Look mate if you've got a problem with your neighbors being idiots tell them to swivel mate no amounts of meditation will make them change it might change you but selfish people is a constant in this world that's the division between good and bad and has no perspective it's difinative Buddhism is probably the right nature of things but in a practical situation like that action should overeaway reaction. I hate people too but ironically I'm altruistic that's my nature I will go out of my way to help a stranger without benefit to me if the rest of man did the same we wouldn't have the problems we do but people are selfish mate and are programmed to be so, sentience is a dismissal of that programming and enlightenment is selflessness. Unfortunately theres a minority of people with it


I think you are one of the most sincere, honest frequent visitors on this website.
Closest word to "Buddhist" in pali is "savaka" or listener, follower, practitioner of alike teacher, etc. Buddha said Dhamma that makes one a follower of his teaching is keeping 5 precepts. as long as you have your 5 precepts, you are a Buddhist.
Have you tried not adding stories in your head with things that come into contact with you?. I personally learned that all mental troubles come from adding stories to them. you meditate for awhile, you know mind pops up here and there and there is something that keeps it away from focusing on breathing on new subject. Like bills come up, and you think about how to pay, if there was a mistake on the bills, etc. let go and not to add story to it and go back to focusing your attention on breathing. That's what practice in meditation is for. Let go of other things that pop up. not easy. you may ask, "then what's the different between sticking your head in the sand?" that maybe so (if you want to super strawman it), but you will gain something of a greater prize. An ability to let go. that's what practice in meditation is for, learning not to add story and let go. When you see garbage in recycle bin, dont think of any stories .."look at these people dont know how to be civilized. bet they were born in the jungle etc... " . you know what is the best mental stories to let go for me? things that happens in my past that were bad or things I regret. Let me know.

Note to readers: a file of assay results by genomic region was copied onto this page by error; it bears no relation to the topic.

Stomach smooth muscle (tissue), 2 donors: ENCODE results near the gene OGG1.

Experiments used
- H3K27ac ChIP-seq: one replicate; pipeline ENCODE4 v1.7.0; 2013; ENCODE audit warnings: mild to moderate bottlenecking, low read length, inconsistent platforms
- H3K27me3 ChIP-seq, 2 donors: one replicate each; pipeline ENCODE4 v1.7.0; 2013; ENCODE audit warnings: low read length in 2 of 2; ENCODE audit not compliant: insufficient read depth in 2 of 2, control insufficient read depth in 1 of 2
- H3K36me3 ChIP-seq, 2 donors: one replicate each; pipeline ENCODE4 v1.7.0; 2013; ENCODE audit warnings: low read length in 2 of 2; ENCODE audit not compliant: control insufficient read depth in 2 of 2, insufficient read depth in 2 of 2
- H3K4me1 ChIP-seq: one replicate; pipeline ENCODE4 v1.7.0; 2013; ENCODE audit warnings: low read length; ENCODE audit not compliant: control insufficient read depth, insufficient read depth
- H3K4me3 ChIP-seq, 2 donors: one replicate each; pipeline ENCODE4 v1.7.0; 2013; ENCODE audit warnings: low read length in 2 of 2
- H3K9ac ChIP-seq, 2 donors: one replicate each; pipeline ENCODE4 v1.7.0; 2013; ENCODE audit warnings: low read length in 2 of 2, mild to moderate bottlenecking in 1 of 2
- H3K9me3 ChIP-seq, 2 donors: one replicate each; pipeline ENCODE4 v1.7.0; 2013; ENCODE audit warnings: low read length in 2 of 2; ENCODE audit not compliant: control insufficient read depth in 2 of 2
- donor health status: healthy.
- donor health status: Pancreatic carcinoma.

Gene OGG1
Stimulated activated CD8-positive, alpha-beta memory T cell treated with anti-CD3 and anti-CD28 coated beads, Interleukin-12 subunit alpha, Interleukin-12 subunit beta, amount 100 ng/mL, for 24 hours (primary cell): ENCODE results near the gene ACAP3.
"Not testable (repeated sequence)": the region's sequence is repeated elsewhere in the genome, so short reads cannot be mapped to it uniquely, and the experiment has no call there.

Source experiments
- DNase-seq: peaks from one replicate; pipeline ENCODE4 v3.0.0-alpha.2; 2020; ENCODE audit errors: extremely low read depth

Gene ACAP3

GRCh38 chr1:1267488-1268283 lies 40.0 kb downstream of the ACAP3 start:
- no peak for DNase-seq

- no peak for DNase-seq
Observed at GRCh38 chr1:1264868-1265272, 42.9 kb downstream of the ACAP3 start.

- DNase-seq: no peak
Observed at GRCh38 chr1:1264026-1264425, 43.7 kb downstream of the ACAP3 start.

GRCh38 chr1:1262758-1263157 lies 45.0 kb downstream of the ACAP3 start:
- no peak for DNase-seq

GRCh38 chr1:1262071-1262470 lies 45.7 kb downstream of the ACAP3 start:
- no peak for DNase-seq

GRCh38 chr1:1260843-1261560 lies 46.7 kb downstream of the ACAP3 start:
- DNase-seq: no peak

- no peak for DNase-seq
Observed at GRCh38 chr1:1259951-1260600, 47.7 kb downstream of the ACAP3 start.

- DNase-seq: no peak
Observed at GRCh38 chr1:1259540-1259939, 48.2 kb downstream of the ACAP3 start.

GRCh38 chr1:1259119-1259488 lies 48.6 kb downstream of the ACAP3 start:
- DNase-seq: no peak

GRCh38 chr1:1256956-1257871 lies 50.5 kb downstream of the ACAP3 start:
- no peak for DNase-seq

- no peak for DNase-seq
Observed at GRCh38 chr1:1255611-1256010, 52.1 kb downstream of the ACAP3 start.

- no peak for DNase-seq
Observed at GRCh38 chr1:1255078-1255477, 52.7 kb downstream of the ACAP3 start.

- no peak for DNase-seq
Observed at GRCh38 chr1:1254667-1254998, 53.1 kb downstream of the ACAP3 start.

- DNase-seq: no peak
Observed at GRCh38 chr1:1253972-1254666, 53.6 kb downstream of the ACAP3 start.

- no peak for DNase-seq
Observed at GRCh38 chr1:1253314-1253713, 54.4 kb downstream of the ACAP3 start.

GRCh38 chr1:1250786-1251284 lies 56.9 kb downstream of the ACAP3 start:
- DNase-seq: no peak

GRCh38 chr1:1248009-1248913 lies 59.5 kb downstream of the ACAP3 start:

One of the major requirements for achieving Nirbana is that WE ALL must achieve Nirbana. In other words; Nirbana is not a select club for those who "made it". Nirbana is a place of perfect peace and happiness and that cannot be achieved as long as there is anyone still suffering!

Here is a very enlightening (no pun intended) article that will hopefully shed some light (the conclusion of the article may give you your answer): http://whatculture.com/offbeat/20-problems-only-total-misanthropes-will-understand


Buddhism leads us to "See the world from above". The path of mindfulness/meditation is about disidentification and purification. Disidentification, purification and the unconditional love that comes as a result of these two things don't requires "liking".

Ven. Yuttadhammo's teachings and explanations that is related to this subject can be helpful:

Dhammapada Verse 28: Seeing The World From Above: https://www.youtube.com/watch?v=QLEB3QY0H9A

Above the World: https://www.youtube.com/watch?v=l0rPVRw5Db0


"People" is just a general concept. It's a word only useful to name a group of humans. But you cannot said anything about the qualities of such humans.

Think about the word "homosexual". What can you assume without any risk of being wrong about someone recognized as 'homosexual'? Can you say that they are more "femenine" in traits than heterosexual people? Can you say that they all like "femenine" colors? Can you say that they all have the same kind of mannerisms and ways of talking?